The rich antithesis found in the opening paragraph of Charles Dickens’ famed A Tale of Two Cities (“. . . it was the best of times, it was the worst of times, it was the age of wisdom, it was the age of foolishness, it was the epoch of belief, it was the epoch of incredulity . . .”) reminds me of the alarming dissimilarity between the two types of embezzlers; that is, those who are caught and those who are not. The former thieves I call mice and the later snakes.
Of all the questions that were asked of me, following my arrest, the most common one was, “How did this go on so long without anyone noticing?” Ironically, it was in my role as Internal Auditor where I had preemptively discovered the answers to this off repeated question.
There are Four Key Marks, under the acronym MATE (Motive, Approach, Trace Evidence, and Exit Strategy), which distinguishes those who are caught with their hand in the cookie jar from those who are caught only after all the cookies are gone. All Internal Auditors and Fraud Investigators, alike, are better empowered to minimize and prevent theft by being keenly aware of these Four Marks.
Motive: When my employers learned that my wife and I were considering divorce, they rightly limited my access to the companies’ wire transfer account. Perhaps this would have worked if I had been a mouse and had basic needs. There is no obstacle or challenge that ambitious people are not interested in conquering. Trying to hinder a very driven person is like telling snow to stop being wet – it doesn’t work.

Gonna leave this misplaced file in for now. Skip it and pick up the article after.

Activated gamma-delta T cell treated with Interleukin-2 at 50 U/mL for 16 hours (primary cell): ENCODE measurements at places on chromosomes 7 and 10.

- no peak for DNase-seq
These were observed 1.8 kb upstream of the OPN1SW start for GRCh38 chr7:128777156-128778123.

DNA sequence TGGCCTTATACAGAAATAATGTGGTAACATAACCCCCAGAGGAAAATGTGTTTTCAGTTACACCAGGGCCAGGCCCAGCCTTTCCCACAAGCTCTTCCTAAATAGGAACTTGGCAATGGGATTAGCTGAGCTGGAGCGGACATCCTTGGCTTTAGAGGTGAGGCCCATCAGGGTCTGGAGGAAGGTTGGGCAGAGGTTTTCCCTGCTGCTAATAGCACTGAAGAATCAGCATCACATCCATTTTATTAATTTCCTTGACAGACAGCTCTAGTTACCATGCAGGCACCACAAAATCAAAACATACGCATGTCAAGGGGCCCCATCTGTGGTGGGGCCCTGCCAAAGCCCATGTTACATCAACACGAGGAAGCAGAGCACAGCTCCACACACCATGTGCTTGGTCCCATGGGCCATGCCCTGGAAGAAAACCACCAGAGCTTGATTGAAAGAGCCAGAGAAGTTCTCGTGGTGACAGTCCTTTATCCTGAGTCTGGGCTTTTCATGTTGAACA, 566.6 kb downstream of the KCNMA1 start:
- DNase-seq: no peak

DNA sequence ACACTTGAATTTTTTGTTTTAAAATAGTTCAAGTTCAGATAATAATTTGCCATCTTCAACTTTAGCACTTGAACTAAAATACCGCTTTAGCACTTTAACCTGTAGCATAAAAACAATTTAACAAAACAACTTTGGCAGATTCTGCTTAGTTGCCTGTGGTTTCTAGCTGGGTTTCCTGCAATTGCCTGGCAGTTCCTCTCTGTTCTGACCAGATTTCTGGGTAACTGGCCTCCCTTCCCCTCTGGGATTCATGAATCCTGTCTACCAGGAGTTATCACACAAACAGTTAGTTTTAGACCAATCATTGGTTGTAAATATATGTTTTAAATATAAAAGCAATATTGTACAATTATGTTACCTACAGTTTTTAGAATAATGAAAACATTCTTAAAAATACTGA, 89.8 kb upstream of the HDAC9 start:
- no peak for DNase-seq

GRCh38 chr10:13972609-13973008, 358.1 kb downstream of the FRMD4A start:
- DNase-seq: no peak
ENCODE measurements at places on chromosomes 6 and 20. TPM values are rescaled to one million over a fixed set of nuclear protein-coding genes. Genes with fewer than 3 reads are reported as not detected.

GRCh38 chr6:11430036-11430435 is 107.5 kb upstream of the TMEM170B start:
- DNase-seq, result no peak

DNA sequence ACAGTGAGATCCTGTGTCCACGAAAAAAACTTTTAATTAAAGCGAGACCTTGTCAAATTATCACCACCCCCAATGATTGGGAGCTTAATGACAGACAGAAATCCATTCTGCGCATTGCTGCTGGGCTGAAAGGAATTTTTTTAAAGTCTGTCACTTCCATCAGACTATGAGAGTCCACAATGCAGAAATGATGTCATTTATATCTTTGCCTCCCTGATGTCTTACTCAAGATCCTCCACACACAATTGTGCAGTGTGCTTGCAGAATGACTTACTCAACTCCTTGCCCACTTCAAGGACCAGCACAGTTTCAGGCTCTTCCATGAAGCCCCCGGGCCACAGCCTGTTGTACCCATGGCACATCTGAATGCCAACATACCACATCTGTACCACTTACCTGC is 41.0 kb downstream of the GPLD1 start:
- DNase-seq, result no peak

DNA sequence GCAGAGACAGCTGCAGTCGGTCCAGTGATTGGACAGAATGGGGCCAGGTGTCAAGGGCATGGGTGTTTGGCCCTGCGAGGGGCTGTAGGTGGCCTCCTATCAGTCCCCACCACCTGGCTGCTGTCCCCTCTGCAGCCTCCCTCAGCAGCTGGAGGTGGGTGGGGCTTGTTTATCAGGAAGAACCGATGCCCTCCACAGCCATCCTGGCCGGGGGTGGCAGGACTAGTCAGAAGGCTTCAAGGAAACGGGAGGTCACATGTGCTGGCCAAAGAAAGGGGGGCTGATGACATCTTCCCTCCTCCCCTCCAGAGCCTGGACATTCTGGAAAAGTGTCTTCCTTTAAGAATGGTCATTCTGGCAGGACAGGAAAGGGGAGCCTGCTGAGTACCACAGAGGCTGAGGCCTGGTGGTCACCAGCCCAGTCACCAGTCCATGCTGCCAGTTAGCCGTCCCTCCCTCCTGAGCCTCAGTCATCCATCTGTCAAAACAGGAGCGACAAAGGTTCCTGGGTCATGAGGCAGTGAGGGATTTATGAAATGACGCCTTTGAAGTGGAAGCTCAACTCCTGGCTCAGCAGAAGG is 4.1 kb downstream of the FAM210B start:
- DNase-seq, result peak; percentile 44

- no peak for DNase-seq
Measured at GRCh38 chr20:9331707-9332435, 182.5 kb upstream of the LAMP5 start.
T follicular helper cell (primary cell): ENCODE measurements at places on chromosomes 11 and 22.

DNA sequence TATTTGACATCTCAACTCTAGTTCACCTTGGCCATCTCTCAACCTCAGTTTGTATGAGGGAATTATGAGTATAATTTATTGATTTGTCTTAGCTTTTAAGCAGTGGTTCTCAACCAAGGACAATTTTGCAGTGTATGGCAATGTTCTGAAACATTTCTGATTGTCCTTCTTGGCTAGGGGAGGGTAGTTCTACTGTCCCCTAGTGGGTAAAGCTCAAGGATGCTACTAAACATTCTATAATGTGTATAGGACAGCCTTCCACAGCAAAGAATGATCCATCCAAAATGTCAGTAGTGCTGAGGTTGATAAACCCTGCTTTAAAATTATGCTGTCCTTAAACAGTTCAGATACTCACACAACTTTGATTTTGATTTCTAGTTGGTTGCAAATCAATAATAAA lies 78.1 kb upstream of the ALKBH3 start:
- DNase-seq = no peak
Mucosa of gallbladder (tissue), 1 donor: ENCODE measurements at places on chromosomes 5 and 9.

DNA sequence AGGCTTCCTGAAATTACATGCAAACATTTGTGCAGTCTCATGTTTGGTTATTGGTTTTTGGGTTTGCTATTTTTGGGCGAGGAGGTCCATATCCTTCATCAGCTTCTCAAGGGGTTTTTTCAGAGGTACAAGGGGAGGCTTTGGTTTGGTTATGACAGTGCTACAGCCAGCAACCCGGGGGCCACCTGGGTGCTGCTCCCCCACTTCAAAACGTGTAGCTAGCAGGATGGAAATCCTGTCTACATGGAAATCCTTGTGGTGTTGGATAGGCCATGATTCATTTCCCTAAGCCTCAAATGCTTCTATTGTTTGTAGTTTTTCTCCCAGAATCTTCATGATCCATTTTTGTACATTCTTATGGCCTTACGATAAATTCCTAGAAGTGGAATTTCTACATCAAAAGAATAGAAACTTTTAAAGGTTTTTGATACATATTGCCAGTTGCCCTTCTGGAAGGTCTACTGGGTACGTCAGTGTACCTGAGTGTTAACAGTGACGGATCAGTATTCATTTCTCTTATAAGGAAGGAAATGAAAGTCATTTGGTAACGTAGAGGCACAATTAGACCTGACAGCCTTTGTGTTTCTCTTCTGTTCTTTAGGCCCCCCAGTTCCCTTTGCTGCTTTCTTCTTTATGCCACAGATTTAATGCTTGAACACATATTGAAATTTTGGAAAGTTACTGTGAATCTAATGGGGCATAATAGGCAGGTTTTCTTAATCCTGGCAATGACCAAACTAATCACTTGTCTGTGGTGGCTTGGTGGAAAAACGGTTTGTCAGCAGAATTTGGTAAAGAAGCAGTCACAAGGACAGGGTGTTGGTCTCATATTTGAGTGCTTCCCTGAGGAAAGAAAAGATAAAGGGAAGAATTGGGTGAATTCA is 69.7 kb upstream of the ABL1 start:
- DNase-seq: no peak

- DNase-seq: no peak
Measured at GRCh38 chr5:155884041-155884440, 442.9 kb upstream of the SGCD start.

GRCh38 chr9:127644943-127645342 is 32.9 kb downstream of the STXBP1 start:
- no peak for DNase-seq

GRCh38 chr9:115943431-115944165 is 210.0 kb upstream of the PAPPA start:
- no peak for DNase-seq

We have all heard it said before that there are only two reasons why people steal – those being need and greed. There is much truth in this saying, but for embezzlers these two reasons need to be better nuanced, only for the reason that this crime involves much more finesse, than, say, the bullying tactics used in armed robbery. For embezzlers, this crime is personal, but also very calculated. Yet, because their approach requires extensive planning and forethought, they have all of the time that they need to reconsider their deviant audacity and back out, but something continues to motivate and push them into the act.
Indeed, part of their preparation work and planning includes the time that they need to hammer out their own moral justification for doing wrong. For most people, good deeds are almost instantaneous, they pour out of us like a reflex, depending on how well formed our conscience is. In contrast, bad deeds need to be well thought-out; stories (lies) need to be told and repeated to ourselves until enough delectation is finally found and stirred up into action. And it is in that delectation where their core motivation is always rooted and grounded – firmly or unfirmly.
It’s just all about the money, right? No, not completely! Like many people, snakes and mice have a real self-thought need for more money, but their needs have much more to do with their social demands (such as, procuring more spending money, meeting financial obligations, keeping up appearances, comfort, and etcetera), rather than perceived life threatening demands (such as, food, shelter, security, drugs, and etcetera). Yes, of course, they do delight in having more money, but they delight even more in the crime itself.
This is why the mouse nibbles and the snake goes for the whole kit and caboodle. These two rodents have very different appetites. The snake ups the ante every time, taking more and more, challenging himself. He has too, so that he can feel accomplished and, thereby, good about himself. In contrast, the mouse never raises the ante. She is content to just slowly nibble away at your cheese and laugh at you under her breath. In addition to their social demands, snakes and mice have the additional motivator of self-delusional pride. That is, they truly like to believe that they are smarter than everyone else, and even a criminal act will not stop them from proving their self-declared brilliance to themselves and/or others. The snake, even more so than the mouse, has this obsession to prove his audaciously depraved intellect to the world.